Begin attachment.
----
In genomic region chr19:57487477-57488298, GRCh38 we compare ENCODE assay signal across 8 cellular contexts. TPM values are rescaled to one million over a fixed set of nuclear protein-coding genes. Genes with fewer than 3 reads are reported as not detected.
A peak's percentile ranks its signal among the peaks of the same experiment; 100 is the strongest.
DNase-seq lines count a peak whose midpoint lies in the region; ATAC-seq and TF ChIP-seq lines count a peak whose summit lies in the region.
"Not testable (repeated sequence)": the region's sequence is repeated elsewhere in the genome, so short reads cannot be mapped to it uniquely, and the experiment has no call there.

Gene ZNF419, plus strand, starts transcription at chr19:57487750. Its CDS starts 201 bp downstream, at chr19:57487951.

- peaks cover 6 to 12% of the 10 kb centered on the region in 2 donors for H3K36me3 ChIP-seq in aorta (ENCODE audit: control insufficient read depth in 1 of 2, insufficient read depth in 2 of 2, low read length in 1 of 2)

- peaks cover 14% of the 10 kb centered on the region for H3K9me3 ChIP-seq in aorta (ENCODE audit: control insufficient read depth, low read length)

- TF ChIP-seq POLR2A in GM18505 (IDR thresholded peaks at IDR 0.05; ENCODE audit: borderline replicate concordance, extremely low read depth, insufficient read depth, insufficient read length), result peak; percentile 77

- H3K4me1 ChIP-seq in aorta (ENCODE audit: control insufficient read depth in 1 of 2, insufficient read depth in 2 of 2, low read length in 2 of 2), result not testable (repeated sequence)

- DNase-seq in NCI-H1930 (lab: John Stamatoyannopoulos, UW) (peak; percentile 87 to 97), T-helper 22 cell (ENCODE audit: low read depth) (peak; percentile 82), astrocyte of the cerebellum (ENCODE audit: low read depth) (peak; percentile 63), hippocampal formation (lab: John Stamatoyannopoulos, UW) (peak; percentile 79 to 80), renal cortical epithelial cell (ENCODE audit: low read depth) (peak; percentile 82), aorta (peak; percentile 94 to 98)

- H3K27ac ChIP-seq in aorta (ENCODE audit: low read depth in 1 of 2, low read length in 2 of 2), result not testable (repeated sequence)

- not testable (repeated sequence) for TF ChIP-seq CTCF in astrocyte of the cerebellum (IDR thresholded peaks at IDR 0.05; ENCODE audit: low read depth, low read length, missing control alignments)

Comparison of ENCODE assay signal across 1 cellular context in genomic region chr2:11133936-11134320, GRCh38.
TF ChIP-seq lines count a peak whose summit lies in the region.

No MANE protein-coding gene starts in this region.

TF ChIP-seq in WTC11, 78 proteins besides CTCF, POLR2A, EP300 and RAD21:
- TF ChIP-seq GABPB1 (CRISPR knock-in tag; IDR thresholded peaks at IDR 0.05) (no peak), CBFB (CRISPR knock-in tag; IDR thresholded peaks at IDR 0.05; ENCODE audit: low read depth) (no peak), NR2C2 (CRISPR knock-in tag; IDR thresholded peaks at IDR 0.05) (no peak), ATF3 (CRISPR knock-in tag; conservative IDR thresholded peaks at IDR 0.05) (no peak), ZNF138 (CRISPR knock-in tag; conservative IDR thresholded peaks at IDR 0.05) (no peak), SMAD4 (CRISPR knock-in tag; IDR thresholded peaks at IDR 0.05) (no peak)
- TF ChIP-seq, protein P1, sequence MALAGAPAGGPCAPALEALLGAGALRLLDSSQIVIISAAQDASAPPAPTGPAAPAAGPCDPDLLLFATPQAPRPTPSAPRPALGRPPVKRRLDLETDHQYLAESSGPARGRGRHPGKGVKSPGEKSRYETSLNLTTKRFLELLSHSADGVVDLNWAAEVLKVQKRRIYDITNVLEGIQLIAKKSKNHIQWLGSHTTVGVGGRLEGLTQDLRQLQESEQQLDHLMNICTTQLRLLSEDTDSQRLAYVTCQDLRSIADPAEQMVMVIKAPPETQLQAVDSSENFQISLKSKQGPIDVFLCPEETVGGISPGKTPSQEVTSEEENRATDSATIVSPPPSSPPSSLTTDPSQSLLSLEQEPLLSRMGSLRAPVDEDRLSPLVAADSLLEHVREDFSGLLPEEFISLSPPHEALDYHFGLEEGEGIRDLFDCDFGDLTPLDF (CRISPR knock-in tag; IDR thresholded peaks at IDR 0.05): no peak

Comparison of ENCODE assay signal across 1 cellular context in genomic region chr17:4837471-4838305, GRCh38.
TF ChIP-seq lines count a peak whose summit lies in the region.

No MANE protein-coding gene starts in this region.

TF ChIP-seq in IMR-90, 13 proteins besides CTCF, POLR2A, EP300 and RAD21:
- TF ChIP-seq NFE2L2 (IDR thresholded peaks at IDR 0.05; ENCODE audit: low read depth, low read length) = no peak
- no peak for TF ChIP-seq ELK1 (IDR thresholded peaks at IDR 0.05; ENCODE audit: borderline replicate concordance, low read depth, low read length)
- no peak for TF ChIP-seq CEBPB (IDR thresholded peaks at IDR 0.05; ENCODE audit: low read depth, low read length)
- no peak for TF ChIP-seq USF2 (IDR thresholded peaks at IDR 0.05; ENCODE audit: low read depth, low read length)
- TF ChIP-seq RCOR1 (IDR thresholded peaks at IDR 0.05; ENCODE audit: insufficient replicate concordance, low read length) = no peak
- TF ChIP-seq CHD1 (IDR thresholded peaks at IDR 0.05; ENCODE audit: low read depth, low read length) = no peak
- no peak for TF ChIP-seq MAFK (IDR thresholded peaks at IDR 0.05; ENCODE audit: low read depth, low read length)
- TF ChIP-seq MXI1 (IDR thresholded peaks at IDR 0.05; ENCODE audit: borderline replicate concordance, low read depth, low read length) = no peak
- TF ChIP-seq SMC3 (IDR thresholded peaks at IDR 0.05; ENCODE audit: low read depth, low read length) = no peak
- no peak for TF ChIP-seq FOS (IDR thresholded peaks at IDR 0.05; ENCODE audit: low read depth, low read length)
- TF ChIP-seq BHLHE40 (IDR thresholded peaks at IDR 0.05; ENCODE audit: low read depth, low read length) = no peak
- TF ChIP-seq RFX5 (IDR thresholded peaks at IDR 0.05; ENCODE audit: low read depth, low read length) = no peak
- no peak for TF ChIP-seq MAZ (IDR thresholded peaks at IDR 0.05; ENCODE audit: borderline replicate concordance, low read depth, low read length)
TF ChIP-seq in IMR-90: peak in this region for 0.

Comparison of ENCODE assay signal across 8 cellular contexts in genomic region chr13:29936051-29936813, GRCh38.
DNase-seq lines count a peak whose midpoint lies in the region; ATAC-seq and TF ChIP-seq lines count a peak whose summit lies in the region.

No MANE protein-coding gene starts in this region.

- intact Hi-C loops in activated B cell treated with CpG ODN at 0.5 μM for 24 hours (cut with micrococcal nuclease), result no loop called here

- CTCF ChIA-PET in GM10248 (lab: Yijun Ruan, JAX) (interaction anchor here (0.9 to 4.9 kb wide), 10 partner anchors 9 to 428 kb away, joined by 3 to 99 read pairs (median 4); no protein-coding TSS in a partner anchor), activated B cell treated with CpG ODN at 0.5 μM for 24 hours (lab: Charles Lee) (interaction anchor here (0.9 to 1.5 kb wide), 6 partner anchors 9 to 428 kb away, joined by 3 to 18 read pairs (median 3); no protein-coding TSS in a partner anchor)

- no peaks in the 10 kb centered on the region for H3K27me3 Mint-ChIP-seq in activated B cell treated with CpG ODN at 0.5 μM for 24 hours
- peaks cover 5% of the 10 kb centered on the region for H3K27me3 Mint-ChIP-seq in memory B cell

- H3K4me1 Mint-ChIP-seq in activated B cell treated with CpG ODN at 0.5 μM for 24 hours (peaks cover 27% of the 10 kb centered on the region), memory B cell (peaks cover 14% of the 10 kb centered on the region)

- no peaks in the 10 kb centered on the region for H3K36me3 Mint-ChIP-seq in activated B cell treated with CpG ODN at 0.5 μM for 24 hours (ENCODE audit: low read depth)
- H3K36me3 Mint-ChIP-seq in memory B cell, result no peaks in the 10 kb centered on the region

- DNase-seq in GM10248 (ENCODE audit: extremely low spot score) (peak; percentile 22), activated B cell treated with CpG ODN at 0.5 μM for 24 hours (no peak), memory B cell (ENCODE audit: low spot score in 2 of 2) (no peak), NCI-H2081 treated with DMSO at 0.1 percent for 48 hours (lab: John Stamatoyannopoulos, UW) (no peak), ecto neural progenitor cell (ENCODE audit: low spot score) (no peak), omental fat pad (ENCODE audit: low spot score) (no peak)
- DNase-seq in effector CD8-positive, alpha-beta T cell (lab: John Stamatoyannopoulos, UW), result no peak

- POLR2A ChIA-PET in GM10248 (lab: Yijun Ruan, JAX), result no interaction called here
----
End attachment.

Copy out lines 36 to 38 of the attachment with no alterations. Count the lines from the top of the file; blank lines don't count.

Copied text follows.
TF ChIP-seq in IMR-90: peak in this region for 0.

Comparison of ENCODE assay signal across 8 cellular contexts in genomic region chr13:29936051-29936813, GRCh38.
DNase-seq lines count a peak whose midpoint lies in the region; ATAC-seq and TF ChIP-seq lines count a peak whose summit lies in the region.